US advises academic researchers on stopping Chinese spying

US advises academic researchers on stopping Chinese spying
-A +A

(Nov 16): The US intelligence community has begun an effort aimed at stopping spies and hackers from China and elsewhere from accessing American academic research on emerging technologies.

The new counterintelligence guidance, developed in consultation with scientific researchers and federal agencies, focuses on best practices for academic institutions working on artificial intelligence, biotech, autonomous systems, quantum and semiconductors. It carries no regulatory heft.

“Every foreign national requires some level of due diligence,” said Michael Orlando, acting director of the National Counterintelligence and Security Center at the Office of the Director of National Intelligence. He added that US intelligence officials are trying to appeal to the scientific community to protect its “crown jewels.”

He advised all US research institutions working in these areas to set up their own threat evaluation process based on the free guidelines, which were developed over the past year, and use it to vet any foreign national applying to join a research lab.

The free online toolkit, named “Safeguarding Science,” provides advice on topics such as stopping insider threats, safeguarding supply chains, detecting phishing attempts and following protocols for overseas travel.

China relies on spies, academic collaboration, recruiting insiders and front companies in order to access cutting-edge research, according to the NCSC. The Chinese Embassy in Washington didn’t immediately respond to a request for comment. China regularly denies data theft by hacking, espionage and other means.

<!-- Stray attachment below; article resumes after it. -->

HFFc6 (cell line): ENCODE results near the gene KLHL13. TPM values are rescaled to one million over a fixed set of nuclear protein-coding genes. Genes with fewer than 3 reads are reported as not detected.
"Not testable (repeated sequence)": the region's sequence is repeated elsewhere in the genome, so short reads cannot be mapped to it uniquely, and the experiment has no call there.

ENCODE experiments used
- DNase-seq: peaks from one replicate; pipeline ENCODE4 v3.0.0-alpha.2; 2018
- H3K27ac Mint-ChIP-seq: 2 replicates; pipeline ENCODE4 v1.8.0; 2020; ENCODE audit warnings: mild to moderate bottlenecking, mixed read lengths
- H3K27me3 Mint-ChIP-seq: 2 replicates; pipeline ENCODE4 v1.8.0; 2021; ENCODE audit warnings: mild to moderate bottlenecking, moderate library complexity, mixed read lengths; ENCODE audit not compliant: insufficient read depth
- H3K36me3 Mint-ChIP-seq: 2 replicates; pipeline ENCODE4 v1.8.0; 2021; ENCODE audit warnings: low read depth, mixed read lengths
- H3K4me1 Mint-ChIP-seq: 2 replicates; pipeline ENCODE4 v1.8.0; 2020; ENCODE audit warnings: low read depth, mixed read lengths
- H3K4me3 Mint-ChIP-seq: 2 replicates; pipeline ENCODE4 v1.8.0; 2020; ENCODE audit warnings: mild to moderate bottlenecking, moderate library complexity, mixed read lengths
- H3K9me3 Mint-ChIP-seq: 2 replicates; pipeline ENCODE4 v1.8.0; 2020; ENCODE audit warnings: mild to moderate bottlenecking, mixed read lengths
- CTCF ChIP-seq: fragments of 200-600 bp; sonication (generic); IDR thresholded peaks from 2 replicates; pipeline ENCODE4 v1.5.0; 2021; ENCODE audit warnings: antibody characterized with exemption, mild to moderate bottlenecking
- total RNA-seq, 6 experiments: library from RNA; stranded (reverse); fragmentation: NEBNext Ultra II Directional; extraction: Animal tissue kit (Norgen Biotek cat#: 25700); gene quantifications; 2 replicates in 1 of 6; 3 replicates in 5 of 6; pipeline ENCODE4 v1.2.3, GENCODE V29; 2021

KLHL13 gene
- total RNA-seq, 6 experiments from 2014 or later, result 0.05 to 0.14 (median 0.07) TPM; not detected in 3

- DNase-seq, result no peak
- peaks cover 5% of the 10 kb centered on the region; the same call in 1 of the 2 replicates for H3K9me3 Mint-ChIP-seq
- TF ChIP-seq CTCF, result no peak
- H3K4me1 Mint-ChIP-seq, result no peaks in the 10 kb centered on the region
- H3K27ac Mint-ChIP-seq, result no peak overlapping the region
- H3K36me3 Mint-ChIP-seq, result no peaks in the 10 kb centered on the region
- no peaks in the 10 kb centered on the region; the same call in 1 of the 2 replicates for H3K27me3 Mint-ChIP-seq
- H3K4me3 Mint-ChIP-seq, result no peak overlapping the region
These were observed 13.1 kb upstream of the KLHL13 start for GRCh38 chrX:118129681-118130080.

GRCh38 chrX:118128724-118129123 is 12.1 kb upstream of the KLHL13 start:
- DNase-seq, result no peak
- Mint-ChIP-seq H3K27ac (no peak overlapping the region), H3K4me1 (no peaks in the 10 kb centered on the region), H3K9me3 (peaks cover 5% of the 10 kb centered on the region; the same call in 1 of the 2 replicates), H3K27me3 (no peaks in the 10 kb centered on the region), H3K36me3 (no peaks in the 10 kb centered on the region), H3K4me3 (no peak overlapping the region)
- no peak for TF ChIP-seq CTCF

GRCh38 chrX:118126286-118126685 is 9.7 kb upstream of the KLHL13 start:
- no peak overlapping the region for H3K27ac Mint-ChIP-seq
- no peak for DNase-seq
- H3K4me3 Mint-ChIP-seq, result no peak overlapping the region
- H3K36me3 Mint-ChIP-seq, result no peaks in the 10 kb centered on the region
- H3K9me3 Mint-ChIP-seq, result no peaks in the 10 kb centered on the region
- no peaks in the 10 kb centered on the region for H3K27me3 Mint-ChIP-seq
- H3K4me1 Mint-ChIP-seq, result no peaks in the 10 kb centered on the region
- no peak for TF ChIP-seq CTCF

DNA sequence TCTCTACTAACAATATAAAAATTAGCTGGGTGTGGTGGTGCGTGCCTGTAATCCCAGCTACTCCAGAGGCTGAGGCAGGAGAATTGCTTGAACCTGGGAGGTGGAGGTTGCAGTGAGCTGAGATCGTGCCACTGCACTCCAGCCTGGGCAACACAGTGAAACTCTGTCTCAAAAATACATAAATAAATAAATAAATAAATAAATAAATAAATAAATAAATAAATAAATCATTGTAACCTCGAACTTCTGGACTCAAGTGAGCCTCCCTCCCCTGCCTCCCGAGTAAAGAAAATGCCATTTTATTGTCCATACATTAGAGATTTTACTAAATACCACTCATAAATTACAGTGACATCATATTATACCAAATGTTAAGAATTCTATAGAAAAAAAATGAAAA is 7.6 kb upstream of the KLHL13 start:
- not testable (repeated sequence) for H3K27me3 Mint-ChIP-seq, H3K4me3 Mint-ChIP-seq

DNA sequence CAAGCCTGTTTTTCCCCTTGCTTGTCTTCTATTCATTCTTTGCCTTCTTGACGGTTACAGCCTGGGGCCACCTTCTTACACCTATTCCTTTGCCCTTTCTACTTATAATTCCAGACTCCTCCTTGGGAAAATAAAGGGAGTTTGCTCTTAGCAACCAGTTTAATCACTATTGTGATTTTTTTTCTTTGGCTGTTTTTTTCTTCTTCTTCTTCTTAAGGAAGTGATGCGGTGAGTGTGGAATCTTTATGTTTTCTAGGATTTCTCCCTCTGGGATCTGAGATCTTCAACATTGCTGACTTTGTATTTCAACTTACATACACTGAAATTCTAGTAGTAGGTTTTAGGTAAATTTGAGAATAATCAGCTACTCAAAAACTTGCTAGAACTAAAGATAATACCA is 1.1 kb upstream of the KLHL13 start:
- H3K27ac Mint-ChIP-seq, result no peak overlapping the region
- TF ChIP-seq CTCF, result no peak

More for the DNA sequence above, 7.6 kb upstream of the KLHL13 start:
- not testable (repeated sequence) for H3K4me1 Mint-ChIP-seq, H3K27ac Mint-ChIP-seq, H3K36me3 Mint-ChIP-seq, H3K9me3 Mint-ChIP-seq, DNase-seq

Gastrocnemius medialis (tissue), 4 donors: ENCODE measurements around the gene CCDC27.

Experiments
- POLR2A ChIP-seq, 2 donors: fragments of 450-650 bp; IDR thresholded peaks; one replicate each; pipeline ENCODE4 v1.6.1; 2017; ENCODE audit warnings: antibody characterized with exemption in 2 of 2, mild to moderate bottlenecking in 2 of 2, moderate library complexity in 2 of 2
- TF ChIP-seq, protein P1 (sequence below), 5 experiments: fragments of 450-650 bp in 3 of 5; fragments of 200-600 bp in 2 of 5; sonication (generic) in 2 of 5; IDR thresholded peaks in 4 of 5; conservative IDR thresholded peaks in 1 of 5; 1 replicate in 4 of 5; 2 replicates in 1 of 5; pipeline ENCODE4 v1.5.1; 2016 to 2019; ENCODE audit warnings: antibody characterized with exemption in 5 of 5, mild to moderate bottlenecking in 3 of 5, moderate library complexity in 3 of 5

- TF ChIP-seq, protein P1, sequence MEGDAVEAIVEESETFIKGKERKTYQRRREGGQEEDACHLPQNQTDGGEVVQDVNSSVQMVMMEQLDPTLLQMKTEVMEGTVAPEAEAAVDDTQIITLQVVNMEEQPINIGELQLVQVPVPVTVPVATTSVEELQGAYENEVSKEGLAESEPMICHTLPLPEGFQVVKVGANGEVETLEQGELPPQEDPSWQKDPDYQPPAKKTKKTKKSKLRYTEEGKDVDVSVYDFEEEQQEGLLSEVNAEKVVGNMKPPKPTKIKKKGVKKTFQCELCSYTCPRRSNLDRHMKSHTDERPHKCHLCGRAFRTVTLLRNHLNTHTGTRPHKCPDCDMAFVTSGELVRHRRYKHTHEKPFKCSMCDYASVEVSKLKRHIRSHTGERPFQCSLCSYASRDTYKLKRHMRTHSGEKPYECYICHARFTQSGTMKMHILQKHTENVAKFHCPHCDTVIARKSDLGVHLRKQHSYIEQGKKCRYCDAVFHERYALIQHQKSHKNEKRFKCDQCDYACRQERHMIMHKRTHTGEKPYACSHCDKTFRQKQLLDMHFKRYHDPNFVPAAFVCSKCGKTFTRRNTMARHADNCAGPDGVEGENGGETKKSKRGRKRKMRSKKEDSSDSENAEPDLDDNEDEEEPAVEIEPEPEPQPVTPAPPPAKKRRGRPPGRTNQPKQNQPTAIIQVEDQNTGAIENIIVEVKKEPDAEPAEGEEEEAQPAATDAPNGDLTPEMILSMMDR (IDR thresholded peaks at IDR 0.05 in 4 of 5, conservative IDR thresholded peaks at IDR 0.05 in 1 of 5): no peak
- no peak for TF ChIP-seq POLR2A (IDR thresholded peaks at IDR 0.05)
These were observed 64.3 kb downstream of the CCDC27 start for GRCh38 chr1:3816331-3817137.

Gregory Strouse, a physicist at National Institute of Standards and Technology who helped develop the guidance, said NIST intended to keep working with scientists from 100 countries and that the aim wasn’t to undermine the pursuit of open and collaborative scientific endeavor.

The NCSC’s guidance comes after Charles Lieber, a former Harvard University chemical biology professor, was convicted in December in connection with hiding ties to a Chinese-run recruitment program.

The NCSC outreach is designed to help researchers prevent such cases from developing into criminal matters, Orlando said.

Rebecca Morgan, director of the National Insider Threat Task Force at the NCSC who helped develop the toolkit, said no ethnicity or background was mentioned or targeted but rather that “behaviors of concern” were key to identifying potential insider threats.

US officials have for years claimed that China is stealing critical research including from the defense industry as well as personal data of American citizens, claims that Beijing has consistently denied.

In February, the Justice Department announced that it was ending a programme started under the Trump administration to investigate and prosecute Chinese and Chinese-American researchers it said were stealing US secrets while hiding their links to Beijing. The "China Initiative" came under intense criticism for fanning discrimination against Asian-Americans even as several of its high-profile criminal cases failed in court.

US President Joseph Biden on Monday told Chinese President Xi Jinping that he wanted the two countries to prevent competition from reaching “anything ever near conflict.”

Beijing has said it wants to become the world leader in several of emerging technology fields, including artificial intelligence, by 2030 and that it’s pursuing a US$10 billion investment in quantum science, according to industry researchers.